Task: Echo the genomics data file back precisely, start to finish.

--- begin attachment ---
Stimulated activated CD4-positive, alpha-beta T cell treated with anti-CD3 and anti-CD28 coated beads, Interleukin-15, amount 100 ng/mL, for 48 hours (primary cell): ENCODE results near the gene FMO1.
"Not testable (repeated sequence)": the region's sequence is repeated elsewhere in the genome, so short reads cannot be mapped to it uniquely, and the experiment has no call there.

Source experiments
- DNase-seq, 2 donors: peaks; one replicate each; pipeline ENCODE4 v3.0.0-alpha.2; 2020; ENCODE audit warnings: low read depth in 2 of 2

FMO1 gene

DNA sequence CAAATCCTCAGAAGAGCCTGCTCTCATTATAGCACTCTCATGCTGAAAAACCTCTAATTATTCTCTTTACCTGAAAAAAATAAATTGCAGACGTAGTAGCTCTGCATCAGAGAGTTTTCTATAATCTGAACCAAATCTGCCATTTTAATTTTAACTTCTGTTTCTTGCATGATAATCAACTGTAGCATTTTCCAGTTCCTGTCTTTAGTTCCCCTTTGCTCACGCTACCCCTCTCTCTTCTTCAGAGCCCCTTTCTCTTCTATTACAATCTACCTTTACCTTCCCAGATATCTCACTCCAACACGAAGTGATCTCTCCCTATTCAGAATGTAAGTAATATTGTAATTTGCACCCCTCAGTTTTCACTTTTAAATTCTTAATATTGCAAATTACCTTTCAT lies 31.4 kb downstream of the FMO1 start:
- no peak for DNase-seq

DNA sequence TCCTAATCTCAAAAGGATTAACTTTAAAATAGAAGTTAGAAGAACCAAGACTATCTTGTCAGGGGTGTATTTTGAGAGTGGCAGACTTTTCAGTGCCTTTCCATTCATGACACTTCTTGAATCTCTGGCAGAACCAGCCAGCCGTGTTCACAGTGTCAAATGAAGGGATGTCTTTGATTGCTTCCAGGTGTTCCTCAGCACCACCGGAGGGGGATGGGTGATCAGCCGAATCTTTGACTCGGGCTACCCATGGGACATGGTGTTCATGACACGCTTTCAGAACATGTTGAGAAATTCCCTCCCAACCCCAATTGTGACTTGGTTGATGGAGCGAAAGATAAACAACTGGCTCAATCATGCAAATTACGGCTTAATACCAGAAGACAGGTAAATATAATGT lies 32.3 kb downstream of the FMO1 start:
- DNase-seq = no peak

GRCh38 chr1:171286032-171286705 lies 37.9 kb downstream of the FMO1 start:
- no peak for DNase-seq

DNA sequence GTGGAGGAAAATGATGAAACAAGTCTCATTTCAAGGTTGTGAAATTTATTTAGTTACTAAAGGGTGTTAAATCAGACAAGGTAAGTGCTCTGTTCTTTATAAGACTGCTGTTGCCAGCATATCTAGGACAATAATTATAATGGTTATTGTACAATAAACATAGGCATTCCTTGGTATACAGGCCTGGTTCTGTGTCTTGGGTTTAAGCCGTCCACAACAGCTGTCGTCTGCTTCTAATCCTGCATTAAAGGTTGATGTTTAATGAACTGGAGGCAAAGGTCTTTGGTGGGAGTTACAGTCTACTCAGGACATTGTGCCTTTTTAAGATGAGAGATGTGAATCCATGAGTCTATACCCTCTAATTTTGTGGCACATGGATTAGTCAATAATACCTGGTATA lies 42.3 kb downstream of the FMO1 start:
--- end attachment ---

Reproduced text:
Stimulated activated CD4-positive, alpha-beta T cell treated with anti-CD3 and anti-CD28 coated beads, Interleukin-15, amount 100 ng/mL, for 48 hours (primary cell): ENCODE results near the gene FMO1.
"Not testable (repeated sequence)": the region's sequence is repeated elsewhere in the genome, so short reads cannot be mapped to it uniquely, and the experiment has no call there.

Source experiments
- DNase-seq, 2 donors: peaks; one replicate each; pipeline ENCODE4 v3.0.0-alpha.2; 2020; ENCODE audit warnings: low read depth in 2 of 2

FMO1 gene

DNA sequence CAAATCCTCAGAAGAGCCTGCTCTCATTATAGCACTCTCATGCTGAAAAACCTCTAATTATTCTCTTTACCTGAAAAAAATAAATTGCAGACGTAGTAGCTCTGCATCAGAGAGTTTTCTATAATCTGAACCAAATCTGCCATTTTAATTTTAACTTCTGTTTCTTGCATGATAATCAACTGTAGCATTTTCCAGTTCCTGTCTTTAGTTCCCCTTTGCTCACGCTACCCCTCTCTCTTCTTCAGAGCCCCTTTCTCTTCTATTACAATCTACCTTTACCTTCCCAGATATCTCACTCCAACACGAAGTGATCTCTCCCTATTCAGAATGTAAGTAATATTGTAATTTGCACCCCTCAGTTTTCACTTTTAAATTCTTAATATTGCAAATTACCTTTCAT lies 31.4 kb downstream of the FMO1 start:
- no peak for DNase-seq

DNA sequence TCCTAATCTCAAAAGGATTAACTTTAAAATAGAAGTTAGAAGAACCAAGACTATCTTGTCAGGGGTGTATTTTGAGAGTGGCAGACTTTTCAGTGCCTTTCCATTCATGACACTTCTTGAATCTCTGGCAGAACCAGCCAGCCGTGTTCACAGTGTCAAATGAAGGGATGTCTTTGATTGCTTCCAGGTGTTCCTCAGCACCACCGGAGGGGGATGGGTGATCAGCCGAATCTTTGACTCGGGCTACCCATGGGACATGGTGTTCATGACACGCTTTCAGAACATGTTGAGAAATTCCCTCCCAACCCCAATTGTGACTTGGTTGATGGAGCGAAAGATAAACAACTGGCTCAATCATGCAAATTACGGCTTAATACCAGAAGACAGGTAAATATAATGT lies 32.3 kb downstream of the FMO1 start:
- DNase-seq = no peak

GRCh38 chr1:171286032-171286705 lies 37.9 kb downstream of the FMO1 start:
- no peak for DNase-seq

DNA sequence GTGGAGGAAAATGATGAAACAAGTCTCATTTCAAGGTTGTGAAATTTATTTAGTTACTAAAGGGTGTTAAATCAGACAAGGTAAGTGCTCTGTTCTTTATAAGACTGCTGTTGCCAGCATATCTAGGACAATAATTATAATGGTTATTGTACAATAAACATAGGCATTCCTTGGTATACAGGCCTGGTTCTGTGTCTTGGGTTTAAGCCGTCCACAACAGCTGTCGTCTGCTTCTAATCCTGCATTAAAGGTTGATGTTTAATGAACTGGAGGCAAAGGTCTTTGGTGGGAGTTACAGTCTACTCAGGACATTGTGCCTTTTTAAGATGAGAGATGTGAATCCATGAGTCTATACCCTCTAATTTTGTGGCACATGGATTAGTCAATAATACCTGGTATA lies 42.3 kb downstream of the FMO1 start: